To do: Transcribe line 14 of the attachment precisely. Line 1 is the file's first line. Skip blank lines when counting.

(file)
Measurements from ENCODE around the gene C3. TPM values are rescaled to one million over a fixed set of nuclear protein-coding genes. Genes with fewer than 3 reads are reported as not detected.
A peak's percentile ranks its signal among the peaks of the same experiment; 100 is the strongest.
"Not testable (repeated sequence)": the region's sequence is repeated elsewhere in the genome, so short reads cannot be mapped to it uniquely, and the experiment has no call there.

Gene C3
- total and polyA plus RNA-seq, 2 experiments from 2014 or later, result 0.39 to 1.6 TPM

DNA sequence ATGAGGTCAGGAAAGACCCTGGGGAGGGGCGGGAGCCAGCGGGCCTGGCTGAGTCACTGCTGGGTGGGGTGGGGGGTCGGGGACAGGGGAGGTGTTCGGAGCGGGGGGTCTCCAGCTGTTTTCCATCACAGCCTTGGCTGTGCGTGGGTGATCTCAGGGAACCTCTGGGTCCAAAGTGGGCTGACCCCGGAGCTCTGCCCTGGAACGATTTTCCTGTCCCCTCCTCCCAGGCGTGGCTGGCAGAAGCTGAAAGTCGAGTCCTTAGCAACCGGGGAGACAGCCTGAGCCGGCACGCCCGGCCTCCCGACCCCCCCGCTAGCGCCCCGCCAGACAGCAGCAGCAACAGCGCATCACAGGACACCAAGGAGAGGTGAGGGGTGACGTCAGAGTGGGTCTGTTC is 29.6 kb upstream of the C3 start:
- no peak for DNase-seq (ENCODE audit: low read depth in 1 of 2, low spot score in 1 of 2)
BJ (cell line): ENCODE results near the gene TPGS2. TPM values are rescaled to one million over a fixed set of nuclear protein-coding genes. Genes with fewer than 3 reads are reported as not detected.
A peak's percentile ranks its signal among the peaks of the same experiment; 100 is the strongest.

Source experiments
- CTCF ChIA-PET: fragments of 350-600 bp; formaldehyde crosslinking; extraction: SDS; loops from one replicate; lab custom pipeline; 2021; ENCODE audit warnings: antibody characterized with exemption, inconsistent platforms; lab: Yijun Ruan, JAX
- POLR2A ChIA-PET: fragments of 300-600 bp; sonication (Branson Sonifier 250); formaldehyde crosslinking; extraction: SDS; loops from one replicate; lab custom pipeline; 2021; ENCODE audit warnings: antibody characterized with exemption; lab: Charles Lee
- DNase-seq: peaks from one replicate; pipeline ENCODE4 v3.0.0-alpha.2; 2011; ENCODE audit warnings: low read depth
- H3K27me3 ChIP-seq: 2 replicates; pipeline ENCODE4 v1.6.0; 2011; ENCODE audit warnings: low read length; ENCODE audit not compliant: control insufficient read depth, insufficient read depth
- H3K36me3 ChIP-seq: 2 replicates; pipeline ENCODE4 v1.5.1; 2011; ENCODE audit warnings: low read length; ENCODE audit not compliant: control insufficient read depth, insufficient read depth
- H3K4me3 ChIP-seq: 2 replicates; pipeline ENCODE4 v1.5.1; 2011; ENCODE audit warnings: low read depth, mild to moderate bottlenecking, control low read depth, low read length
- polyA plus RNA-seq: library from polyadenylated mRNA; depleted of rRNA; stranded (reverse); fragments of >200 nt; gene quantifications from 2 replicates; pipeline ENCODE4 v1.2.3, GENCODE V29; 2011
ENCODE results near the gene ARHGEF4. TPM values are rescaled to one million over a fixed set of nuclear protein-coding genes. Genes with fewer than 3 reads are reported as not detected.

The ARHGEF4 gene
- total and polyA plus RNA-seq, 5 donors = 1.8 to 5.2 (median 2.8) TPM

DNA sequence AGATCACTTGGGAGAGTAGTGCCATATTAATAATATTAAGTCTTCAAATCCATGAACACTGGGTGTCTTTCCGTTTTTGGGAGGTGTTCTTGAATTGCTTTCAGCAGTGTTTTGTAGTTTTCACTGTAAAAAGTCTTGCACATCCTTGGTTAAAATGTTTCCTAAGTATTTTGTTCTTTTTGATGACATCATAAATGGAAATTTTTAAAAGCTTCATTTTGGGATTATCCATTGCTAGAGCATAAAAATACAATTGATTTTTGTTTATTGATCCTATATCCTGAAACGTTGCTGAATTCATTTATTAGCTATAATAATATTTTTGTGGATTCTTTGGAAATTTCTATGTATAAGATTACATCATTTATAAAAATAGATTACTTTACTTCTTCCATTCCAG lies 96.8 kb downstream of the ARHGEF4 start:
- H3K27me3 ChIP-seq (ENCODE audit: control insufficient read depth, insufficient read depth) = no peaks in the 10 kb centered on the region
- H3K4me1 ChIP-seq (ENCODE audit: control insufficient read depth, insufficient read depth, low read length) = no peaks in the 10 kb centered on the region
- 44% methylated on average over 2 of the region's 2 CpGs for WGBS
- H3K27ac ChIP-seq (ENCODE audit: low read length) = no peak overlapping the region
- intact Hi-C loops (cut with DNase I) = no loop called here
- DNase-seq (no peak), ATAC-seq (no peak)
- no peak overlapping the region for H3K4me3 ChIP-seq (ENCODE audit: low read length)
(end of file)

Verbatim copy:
- H3K27me3 ChIP-seq: 2 replicates; pipeline ENCODE4 v1.6.0; 2011; ENCODE audit warnings: low read length; ENCODE audit not compliant: control insufficient read depth, insufficient read depth